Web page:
Date of Award


Degree Name



College of Science

Type of Degree


Document Type


First Advisor

Mary Etta Hight

Second Advisor

Dan K. Evans

Third Advisor

Thomas K. Pauley

Fourth Advisor

Leonard J. Deutsch


The morphological and geographical diversity of Sorex cinereus is evident in West Virginia. In an attempt to identify patterns of morphological variation relative to age, sex, and geographic locality, and to clarify taxonomic status of the West Virginia soricids by defining diagnostic characters applicable to this area, a sample of 288 specimens representing three taxa were analyzed statistically. Standard external measurements were recorded, and a series of 12 cranial and dental characters were measured and recorded for each specimen. Morphological variation due to age was found in S. c. cinereus, but not in the smaller reference samples of S. c. fontinalis and S. I. longirostris. No sexual dimorphism was found in any of the taxa studied. Diagnostic characters found to separate S. I. longirostris from S. c. cinereus were rostral shape and relative sizes of the third unicuspid. Clear defining characters were not found for S. c. fontinalis, although this taxa resembles a smaller version of S. c. cinereus with shorter, broader rostra. These data and analyses did not reveal any presence of S. c. fontinalis additional to two documented specimens from Hampshire County. Although the presence of S. I. longirostris in West Virginia is likely, these analyses were inconclusive.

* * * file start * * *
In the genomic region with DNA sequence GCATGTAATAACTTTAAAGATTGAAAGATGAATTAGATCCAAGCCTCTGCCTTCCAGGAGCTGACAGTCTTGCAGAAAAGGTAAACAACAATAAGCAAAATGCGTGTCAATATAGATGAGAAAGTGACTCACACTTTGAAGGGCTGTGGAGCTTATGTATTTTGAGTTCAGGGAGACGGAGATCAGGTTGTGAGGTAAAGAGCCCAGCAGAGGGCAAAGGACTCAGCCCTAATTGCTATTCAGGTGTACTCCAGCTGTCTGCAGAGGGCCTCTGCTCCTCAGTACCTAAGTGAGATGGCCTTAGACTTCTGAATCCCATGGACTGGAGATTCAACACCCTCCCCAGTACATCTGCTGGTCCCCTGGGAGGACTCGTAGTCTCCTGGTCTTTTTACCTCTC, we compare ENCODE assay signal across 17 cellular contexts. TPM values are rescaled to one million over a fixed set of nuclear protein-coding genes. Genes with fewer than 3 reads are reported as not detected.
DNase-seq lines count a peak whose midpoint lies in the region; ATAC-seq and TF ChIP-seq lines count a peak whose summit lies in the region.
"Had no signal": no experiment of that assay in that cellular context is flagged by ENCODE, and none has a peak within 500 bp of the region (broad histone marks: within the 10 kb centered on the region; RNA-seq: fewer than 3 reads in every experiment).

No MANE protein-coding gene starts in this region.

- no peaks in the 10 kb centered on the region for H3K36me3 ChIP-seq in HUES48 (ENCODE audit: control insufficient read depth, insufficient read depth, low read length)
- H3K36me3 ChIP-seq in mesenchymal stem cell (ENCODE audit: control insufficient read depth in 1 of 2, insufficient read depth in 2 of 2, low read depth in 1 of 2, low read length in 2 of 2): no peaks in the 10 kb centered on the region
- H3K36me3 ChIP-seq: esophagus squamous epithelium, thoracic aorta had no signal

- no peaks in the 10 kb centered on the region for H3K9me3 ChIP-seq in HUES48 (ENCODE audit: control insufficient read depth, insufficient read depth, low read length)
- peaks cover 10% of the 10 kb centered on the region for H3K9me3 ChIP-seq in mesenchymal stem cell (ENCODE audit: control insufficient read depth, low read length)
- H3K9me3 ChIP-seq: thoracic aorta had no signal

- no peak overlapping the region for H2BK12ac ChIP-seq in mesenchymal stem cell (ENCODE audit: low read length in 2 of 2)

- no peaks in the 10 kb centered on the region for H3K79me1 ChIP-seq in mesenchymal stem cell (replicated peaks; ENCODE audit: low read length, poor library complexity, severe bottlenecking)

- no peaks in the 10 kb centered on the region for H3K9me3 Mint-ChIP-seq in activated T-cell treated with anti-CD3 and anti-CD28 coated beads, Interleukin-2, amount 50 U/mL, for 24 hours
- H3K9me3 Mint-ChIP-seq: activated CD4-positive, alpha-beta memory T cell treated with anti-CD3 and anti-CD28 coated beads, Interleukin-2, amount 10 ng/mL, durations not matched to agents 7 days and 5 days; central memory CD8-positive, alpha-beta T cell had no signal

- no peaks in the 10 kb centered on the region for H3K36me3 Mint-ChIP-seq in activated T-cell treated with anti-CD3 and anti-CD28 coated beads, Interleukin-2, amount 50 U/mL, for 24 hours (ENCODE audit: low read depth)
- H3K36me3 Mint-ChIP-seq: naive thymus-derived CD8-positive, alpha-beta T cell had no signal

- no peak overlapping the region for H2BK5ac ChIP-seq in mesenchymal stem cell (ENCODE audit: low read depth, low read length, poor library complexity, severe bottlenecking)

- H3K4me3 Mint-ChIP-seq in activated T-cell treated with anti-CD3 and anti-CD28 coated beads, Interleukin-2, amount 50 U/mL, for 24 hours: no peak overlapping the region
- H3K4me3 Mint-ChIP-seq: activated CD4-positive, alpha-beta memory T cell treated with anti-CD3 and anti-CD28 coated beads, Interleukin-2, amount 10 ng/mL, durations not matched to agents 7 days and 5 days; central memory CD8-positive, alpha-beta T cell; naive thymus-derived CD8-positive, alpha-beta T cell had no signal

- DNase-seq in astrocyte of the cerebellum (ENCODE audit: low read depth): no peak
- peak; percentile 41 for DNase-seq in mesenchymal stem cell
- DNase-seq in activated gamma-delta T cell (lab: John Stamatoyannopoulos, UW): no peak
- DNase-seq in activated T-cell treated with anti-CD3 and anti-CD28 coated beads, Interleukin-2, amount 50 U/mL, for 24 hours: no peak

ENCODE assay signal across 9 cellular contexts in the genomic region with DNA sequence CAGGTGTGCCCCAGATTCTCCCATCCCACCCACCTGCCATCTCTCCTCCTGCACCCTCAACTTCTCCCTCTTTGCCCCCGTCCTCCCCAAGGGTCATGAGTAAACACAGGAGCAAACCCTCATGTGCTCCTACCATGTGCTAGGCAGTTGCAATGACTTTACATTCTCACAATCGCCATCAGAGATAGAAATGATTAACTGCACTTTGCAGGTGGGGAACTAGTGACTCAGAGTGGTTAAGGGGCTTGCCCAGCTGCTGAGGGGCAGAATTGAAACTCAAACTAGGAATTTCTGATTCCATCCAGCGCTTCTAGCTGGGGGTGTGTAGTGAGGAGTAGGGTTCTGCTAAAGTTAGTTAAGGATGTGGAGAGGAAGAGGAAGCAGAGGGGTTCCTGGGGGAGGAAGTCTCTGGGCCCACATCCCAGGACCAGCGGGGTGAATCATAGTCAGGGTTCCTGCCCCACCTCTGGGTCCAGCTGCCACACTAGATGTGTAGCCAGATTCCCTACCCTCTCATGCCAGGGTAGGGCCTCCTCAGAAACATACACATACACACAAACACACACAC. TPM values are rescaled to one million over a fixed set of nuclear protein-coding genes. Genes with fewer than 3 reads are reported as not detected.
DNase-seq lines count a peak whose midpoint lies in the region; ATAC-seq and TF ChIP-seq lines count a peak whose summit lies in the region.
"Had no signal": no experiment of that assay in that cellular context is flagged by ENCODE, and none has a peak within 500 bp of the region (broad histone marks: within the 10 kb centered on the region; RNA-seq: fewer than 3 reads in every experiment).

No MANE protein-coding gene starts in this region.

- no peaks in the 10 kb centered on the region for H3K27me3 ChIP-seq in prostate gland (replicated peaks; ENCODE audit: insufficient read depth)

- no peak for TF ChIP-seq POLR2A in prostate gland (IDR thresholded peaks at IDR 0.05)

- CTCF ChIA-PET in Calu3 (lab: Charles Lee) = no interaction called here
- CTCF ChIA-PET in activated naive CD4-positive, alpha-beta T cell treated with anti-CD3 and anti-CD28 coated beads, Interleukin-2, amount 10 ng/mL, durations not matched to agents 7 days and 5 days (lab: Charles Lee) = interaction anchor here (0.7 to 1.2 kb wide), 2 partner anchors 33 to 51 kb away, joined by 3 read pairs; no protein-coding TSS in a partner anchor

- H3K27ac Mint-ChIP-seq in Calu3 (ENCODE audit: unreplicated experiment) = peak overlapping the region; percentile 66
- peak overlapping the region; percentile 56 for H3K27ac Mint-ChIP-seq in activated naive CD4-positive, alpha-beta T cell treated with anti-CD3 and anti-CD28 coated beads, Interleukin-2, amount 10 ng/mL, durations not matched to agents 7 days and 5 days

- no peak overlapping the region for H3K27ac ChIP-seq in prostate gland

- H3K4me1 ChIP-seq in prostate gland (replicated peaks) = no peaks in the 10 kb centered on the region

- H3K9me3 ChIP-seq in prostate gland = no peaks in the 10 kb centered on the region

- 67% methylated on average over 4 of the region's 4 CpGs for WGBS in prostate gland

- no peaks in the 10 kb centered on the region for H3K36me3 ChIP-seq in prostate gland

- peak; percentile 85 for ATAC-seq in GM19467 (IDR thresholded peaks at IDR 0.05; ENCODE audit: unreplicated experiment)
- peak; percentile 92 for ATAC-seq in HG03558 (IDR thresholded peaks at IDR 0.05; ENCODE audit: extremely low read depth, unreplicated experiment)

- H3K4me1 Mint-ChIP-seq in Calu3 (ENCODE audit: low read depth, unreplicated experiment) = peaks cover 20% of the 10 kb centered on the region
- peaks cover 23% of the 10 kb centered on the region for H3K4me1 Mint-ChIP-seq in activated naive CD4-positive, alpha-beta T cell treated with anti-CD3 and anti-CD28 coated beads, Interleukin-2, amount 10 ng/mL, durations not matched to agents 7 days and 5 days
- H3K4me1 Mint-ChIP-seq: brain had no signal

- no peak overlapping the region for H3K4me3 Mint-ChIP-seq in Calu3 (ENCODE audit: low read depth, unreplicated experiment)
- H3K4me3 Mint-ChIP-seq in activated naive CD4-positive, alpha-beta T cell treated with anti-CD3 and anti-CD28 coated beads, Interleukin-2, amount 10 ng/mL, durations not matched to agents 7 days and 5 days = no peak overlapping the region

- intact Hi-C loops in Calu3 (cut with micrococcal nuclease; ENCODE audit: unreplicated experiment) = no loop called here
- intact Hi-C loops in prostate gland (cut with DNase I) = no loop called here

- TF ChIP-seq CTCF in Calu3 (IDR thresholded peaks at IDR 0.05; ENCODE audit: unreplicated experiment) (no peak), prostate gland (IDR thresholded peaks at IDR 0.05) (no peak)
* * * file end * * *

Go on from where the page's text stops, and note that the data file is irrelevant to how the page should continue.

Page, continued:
Sorex – Variation – West Virginia.

Shrews – Variation – West Virginia.

Sorex – Geographical distribution.

Shrews – Geographical distribution.